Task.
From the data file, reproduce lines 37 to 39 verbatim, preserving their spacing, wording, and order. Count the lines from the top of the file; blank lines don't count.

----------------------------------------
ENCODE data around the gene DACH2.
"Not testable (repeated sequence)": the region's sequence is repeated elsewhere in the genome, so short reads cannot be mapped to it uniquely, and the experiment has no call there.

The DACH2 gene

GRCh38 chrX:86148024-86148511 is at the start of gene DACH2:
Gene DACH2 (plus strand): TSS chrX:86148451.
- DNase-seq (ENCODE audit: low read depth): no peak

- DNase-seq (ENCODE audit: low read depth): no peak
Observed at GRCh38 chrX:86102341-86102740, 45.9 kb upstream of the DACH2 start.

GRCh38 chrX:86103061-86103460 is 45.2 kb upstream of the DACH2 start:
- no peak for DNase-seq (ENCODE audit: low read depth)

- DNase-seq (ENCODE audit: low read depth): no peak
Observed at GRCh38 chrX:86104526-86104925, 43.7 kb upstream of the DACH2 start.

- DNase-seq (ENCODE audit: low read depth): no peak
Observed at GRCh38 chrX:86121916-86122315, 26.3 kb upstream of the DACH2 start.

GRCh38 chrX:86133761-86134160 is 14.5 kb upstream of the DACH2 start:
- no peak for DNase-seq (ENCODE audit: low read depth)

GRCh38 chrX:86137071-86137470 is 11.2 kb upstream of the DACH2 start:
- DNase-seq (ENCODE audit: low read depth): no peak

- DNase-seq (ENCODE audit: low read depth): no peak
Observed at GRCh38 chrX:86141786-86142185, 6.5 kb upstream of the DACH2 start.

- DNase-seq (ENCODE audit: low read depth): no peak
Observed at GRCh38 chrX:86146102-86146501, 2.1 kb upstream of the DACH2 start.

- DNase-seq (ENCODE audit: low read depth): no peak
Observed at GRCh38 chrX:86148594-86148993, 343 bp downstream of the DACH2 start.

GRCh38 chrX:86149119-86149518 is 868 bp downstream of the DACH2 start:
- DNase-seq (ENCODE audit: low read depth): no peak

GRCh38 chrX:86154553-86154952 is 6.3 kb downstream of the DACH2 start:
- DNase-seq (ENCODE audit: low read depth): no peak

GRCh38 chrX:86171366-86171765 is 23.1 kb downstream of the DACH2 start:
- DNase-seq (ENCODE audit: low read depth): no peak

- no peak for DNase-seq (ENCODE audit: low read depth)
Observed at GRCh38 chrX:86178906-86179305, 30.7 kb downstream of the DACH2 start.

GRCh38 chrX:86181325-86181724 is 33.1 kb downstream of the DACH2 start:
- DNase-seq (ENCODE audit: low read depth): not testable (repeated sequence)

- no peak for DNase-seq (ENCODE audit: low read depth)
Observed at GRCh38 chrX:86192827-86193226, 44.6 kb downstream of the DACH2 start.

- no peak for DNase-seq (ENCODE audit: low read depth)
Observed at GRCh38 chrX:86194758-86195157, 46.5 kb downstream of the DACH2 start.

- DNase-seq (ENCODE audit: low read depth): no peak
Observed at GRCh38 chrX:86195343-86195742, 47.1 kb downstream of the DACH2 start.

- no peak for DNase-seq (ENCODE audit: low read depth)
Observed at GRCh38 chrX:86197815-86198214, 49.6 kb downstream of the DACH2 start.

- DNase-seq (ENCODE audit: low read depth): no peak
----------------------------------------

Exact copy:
- no peak for DNase-seq (ENCODE audit: low read depth)
Observed at GRCh38 chrX:86194758-86195157, 46.5 kb downstream of the DACH2 start.

- DNase-seq (ENCODE audit: low read depth): no peak